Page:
Visualize Missing Data Patterns in ProMV

By |2019-01-18T09:07:24+00:00January 28th, 2015|Multivariate News|


When was the last time you received a perfect set of data? As problem solvers in manufacturing, we are constantly analyzing data that contains correlated varables, missing values, and other messy problems that aren’t handled well (or at all) by traditional regression methods.

ProMV has always handled missing data implicitly, but our latest version gives you a Missing Data Map so you can spot the missing data patterns at a glance.

Why visualize missing data patterns?

ProMV’s Missing Data Map first helps you catch mistakes. An all-white map indicates you have no missing data at all, and the darker shades of grey show high percentages of missing data for given observations (rows) in given data blocks (columns). If you have several sources of data to import separately and you omit one by mistake, it will be obvious. You can go back and import more data before continuing. If the Missing Data Map still shows big blocks of missing data, then you need to find out why.

Missing data comes in two flavours

Multivariate analysis can handle data that is missing at random, but no algorithm can truly compensate for missing data that is not missing at random.

  1. Missing at Random

    In manufacturing data, missing values occur for a number of reasons – sensor malfunctions, database connectivity issues, and the simple fact that some things are measured more frequently than others. For these causes of missing data, the data is missing at random. That is, the data is missing because of a reason unrelated to what its value would be if the value was known.

    Some QA lab results may be available infrequently (e.g. once per hour) while the process data is being collected every few minutes. When you stitch the two data sets together, the QA data appears to be missing in a non-random manner, i.e. the QA values are missing for every row in the process data except one per hour. However, for analysis purposes, this QA data is still considered to be missing at random – again, it is missing because of a reason unrelated to what its value would be if the value was known.

  2. Not Missing at Random

    On the other hand, suppose you have a QA test for which it is sometimes impossible to report a value because it is below a detectable limit but not zero. Or perhaps you have a non-homogenous sample for which the viscosity can’t accurately be measured. In rubber manufacturing, if the rubber is very elastic, the Mooney viscosity cannot be measured with some instruments, simply because they don’t have enough range to stretch the rubber until it breaks. These are examples of missing data that is not missing at random. The reason the data is missing is related to what its value would be if the value was known.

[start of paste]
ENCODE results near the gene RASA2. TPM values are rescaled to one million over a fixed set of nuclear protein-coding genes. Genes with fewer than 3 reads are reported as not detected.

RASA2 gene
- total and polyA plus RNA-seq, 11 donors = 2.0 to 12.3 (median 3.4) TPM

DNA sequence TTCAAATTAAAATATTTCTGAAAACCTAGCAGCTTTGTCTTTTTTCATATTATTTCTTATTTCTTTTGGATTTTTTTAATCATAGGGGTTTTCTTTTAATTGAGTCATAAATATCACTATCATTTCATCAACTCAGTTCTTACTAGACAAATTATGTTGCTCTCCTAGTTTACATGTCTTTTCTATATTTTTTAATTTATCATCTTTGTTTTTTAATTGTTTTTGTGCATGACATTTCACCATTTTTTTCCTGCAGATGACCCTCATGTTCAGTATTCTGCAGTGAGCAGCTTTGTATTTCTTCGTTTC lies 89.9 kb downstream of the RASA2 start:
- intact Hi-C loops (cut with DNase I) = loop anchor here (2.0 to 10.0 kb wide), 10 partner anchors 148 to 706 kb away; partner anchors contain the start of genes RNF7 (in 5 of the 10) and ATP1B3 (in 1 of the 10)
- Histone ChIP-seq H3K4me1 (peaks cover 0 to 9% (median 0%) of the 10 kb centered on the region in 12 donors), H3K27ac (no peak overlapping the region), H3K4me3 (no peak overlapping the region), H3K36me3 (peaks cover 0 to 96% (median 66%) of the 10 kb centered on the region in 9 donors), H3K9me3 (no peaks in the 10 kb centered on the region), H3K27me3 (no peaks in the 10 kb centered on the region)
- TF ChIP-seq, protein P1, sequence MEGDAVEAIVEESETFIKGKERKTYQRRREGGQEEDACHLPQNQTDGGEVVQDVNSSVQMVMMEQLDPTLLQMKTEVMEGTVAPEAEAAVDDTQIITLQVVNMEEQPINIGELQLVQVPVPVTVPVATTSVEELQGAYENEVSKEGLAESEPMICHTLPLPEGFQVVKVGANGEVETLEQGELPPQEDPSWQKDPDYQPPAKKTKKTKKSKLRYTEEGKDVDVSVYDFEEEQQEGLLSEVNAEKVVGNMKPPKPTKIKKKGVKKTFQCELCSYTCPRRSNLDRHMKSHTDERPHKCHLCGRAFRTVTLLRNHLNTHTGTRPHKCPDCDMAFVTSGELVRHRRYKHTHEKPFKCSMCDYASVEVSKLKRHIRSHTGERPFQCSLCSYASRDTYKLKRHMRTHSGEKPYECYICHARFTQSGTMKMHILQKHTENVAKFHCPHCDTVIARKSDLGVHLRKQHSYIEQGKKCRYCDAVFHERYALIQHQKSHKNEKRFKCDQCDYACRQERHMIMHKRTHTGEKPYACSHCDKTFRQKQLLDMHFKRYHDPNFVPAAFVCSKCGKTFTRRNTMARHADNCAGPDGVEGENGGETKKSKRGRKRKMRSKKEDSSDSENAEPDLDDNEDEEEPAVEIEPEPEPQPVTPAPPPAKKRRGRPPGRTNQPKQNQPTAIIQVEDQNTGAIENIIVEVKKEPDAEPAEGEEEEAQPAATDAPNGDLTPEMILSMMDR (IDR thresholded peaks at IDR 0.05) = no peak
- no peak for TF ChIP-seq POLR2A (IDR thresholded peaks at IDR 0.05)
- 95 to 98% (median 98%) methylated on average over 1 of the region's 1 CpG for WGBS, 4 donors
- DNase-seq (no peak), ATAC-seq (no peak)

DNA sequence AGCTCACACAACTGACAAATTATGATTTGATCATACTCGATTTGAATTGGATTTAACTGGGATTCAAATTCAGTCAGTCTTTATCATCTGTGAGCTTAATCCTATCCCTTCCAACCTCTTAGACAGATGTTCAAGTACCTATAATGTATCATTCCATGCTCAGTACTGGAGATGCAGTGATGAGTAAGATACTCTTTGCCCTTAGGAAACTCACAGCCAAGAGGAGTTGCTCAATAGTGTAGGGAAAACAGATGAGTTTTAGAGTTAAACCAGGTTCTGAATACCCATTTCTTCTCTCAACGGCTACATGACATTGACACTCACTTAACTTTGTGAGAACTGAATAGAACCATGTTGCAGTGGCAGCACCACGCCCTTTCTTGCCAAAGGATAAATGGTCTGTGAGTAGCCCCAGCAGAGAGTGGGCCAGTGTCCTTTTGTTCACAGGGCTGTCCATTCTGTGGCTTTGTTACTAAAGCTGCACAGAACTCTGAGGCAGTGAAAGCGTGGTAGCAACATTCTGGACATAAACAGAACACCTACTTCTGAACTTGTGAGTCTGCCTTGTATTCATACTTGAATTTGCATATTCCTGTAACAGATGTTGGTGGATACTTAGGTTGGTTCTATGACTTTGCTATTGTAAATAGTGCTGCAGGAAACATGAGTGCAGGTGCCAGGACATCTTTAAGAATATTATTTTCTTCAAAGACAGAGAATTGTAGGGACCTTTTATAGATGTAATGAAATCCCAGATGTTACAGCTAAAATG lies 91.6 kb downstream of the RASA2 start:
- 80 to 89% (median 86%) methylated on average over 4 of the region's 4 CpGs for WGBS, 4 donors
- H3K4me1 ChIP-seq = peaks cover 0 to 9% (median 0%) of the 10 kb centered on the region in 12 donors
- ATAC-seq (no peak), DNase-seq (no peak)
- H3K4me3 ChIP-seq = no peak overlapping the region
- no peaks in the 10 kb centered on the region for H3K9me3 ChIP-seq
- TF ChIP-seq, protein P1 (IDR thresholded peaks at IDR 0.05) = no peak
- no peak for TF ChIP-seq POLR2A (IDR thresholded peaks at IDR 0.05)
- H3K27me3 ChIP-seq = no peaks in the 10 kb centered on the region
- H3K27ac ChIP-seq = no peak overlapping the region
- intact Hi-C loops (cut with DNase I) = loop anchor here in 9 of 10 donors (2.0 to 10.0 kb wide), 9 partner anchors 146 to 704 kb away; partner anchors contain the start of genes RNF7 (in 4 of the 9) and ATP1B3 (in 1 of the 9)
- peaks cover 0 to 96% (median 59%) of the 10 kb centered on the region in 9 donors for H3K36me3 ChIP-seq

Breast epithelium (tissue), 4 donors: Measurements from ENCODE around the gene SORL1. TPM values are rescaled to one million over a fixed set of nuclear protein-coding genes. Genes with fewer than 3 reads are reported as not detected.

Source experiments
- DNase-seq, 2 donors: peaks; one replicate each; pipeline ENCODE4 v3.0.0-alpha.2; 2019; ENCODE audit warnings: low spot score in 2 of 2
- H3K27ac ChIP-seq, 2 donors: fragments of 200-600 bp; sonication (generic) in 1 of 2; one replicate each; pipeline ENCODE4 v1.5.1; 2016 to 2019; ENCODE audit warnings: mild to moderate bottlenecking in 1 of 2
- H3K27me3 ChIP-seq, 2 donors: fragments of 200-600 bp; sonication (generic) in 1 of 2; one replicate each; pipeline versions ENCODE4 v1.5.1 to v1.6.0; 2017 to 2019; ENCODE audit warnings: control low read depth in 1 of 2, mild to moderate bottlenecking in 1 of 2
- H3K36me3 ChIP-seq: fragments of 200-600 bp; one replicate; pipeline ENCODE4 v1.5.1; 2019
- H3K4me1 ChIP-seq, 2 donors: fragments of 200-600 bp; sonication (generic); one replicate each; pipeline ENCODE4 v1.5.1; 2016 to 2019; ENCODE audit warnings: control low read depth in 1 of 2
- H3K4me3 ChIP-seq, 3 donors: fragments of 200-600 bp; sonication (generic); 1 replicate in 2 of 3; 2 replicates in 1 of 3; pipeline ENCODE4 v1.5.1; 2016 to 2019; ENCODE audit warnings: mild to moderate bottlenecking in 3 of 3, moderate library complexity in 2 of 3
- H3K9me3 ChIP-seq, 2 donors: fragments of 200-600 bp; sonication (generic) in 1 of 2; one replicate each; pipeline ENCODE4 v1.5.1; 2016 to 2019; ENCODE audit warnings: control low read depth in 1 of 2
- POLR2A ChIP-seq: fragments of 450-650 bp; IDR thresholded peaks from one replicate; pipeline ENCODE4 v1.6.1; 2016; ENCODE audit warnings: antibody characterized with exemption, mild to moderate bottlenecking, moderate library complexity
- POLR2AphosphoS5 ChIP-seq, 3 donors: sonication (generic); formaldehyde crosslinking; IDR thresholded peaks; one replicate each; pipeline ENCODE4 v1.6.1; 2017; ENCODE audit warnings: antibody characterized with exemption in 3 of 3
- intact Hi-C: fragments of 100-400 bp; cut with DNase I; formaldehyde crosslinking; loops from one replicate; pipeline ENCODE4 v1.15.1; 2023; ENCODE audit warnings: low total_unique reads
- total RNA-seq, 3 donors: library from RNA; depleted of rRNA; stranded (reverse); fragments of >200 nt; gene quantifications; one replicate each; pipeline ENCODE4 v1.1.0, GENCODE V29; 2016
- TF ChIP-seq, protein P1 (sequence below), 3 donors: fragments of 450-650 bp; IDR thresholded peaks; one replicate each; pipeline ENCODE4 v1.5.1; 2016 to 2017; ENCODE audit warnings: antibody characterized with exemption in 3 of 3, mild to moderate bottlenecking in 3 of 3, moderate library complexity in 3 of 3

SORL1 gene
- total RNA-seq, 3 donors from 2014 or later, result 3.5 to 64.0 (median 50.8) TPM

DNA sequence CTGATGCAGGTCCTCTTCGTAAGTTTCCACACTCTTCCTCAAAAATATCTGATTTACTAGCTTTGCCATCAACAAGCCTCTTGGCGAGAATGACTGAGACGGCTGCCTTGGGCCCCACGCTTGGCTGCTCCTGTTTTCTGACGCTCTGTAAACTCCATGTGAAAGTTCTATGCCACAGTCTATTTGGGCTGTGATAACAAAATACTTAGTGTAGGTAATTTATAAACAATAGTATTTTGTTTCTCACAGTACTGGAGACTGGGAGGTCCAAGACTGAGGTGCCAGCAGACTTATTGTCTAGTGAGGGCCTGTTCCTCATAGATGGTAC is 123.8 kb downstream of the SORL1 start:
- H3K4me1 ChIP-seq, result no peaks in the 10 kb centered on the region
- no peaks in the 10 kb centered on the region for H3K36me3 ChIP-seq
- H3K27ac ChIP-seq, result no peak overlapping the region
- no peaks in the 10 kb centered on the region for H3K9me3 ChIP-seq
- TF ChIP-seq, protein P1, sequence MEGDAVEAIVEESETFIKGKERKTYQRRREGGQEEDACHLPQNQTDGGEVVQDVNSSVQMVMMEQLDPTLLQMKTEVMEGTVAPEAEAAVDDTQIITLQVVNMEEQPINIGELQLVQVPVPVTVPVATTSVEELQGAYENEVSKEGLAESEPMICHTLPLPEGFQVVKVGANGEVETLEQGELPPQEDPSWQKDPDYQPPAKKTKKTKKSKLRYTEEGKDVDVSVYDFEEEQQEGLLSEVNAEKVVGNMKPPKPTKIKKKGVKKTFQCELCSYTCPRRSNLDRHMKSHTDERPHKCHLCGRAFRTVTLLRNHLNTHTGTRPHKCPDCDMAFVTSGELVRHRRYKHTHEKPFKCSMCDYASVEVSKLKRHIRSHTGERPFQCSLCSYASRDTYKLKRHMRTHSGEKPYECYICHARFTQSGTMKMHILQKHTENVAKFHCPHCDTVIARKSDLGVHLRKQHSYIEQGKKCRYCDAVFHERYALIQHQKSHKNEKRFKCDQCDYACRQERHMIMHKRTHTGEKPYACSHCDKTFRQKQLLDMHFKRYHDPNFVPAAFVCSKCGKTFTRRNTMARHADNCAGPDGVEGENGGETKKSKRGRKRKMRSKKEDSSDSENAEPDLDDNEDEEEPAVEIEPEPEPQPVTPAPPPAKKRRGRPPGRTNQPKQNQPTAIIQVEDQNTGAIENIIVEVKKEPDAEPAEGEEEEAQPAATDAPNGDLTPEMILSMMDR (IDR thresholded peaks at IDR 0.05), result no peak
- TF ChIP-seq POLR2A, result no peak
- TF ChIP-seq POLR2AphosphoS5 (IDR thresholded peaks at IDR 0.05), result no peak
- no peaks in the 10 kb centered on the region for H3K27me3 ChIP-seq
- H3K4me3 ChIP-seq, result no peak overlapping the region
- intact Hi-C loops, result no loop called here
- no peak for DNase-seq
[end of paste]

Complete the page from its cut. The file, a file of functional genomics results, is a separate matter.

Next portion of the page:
ProMV handles missing data implicitly

One of the key benefits of using multivariate analysis is that you don’t have to throw away entire observations just because some of the variable values are missing. ProMV handles missing data implicitly – it uses the correlations among the variables to impute the missing values. Still, no algorithm can effectively handle data that is not missing at random, so it’s important to recognize when your data set has this type of missing data.

How to view the Missing Data Map in ProMV

missingdatamap annotated825In the New Model dialog, select the Observations tab. In the Display Options box on the right, check the “Show Missing Data Map” checkbox. If you have several Secondary ID’s in your data set, you may also wish to uncheck the “Show Secondary/Class IDs” box. The Missing Data Map has one row for each observation and one column for each data block. An all-white map means you have no missing data. Shades of grey show what percentage of values are missing for each observation in each data block.

To take advantage of ProMV’s Missing Data Map, download the latest version<. To learn more about using multivariate analysis to solve manufacturing problems, sign up for one of our upcoming courses.

About the Author:

Emily Nichols
Emily was a project leader at ProSensus from 2011-2015. Emily holds a Bachelor’s degree in Engineering Systems & Computing and a Master’s Degree in Applied Science from McMaster University. During her time at ProSensus, she was involved in many client projects using multivariate analysis to solve challenging problems.